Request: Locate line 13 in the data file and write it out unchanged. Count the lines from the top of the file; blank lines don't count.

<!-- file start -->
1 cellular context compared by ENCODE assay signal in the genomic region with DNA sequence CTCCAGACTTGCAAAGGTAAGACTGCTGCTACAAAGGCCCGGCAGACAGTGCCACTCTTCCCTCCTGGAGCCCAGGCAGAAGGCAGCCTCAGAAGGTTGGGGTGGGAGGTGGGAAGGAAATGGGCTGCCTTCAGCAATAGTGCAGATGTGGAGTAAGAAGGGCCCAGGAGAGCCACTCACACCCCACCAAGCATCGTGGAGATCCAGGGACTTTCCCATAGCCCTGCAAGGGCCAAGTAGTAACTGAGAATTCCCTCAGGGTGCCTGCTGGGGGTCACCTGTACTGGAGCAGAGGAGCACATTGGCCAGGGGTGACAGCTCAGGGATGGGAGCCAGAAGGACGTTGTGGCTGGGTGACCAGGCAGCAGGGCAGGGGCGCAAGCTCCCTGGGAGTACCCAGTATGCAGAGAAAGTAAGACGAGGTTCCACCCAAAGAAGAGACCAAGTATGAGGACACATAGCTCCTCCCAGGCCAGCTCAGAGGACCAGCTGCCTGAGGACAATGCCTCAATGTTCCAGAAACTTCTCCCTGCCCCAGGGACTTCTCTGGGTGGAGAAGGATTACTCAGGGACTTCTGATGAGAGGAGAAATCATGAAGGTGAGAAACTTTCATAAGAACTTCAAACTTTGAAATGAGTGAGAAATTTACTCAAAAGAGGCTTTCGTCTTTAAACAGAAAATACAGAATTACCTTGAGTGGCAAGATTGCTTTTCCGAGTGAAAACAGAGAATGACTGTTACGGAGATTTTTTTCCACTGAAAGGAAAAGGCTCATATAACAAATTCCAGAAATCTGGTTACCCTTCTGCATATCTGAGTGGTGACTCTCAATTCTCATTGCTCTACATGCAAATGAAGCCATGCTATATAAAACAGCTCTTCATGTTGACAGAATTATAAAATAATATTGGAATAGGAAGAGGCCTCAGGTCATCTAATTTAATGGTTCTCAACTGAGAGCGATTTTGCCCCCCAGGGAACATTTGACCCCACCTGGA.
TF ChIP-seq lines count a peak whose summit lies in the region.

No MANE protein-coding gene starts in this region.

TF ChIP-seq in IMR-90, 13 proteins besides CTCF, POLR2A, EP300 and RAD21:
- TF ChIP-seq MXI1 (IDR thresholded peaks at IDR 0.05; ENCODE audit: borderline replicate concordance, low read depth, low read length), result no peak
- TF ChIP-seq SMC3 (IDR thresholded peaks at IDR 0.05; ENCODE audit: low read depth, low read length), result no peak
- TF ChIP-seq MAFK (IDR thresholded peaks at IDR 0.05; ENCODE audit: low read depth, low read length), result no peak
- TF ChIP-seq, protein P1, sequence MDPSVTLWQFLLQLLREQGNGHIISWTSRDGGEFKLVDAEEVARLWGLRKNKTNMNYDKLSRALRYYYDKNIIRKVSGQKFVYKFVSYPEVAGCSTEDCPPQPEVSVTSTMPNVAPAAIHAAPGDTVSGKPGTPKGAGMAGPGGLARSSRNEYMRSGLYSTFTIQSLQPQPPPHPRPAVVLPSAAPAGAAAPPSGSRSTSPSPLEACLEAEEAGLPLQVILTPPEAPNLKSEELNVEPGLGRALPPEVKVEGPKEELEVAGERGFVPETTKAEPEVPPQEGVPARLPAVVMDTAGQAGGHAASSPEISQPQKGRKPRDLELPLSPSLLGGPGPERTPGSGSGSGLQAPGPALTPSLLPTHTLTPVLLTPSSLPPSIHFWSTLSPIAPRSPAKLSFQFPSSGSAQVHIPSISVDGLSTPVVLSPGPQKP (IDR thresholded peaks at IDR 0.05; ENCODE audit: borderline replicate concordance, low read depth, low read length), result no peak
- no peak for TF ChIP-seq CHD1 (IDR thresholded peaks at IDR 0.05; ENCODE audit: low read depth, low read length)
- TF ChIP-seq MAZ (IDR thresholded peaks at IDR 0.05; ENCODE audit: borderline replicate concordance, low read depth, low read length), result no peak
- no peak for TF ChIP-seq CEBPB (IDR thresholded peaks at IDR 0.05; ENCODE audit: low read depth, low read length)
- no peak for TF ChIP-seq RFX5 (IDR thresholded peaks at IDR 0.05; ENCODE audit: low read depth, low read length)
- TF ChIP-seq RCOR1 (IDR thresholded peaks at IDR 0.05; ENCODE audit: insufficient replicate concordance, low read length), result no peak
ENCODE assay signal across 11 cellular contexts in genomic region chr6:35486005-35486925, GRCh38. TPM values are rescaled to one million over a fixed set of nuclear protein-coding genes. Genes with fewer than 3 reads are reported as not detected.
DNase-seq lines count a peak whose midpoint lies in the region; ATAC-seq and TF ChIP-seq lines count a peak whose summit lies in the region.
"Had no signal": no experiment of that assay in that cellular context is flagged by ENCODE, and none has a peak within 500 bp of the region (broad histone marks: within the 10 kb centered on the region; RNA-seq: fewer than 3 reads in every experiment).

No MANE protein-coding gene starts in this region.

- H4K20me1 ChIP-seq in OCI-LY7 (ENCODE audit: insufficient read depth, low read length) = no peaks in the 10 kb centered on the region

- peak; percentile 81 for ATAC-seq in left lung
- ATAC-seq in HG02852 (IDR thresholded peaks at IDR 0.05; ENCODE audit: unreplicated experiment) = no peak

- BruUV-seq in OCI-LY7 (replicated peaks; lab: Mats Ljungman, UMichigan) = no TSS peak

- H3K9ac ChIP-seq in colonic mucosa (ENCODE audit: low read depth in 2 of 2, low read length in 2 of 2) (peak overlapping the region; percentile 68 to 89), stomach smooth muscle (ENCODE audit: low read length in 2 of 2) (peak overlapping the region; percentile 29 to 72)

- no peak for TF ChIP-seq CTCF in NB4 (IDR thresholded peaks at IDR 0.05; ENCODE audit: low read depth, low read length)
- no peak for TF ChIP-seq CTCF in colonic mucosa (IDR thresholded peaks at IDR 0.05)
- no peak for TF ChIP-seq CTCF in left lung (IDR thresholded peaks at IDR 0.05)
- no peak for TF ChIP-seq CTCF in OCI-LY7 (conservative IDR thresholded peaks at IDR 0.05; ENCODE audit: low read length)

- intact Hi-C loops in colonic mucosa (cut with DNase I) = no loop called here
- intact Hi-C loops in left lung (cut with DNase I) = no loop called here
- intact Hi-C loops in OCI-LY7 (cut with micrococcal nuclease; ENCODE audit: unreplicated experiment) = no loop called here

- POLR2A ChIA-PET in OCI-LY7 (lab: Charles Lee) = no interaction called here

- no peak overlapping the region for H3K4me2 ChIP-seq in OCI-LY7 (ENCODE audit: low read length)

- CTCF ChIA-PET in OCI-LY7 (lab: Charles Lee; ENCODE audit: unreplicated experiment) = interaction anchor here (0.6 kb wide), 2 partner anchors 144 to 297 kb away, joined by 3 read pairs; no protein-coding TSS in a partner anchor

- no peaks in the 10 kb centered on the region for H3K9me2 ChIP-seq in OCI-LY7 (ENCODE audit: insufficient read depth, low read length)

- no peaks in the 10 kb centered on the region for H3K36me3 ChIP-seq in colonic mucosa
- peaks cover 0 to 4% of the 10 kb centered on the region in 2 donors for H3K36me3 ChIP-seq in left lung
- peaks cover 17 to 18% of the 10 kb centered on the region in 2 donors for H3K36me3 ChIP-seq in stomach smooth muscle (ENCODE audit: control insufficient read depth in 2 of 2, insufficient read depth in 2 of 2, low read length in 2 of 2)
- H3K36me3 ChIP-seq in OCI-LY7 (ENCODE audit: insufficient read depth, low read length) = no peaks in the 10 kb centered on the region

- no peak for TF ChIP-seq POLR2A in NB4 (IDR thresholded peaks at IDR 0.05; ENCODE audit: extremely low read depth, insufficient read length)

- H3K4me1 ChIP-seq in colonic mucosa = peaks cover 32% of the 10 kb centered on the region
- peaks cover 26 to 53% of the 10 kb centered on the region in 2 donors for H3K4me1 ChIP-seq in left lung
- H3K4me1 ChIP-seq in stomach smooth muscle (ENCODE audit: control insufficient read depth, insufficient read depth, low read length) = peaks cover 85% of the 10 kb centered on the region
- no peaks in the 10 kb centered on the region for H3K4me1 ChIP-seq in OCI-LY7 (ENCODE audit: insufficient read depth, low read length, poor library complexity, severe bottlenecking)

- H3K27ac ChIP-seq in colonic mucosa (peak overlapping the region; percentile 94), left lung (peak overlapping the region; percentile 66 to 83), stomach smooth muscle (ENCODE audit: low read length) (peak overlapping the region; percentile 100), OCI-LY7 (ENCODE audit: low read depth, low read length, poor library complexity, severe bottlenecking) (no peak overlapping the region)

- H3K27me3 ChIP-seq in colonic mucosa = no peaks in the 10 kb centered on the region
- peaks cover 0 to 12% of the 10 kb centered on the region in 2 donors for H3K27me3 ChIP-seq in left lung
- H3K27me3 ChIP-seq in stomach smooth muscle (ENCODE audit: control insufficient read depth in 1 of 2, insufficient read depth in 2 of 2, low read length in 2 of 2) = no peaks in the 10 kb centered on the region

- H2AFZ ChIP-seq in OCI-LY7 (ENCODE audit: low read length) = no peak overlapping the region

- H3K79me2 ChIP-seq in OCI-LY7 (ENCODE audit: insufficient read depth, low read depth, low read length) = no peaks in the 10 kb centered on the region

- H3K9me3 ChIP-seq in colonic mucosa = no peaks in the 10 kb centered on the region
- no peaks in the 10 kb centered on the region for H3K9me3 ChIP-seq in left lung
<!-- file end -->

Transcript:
- TF ChIP-seq RCOR1 (IDR thresholded peaks at IDR 0.05; ENCODE audit: insufficient replicate concordance, low read length), result no peak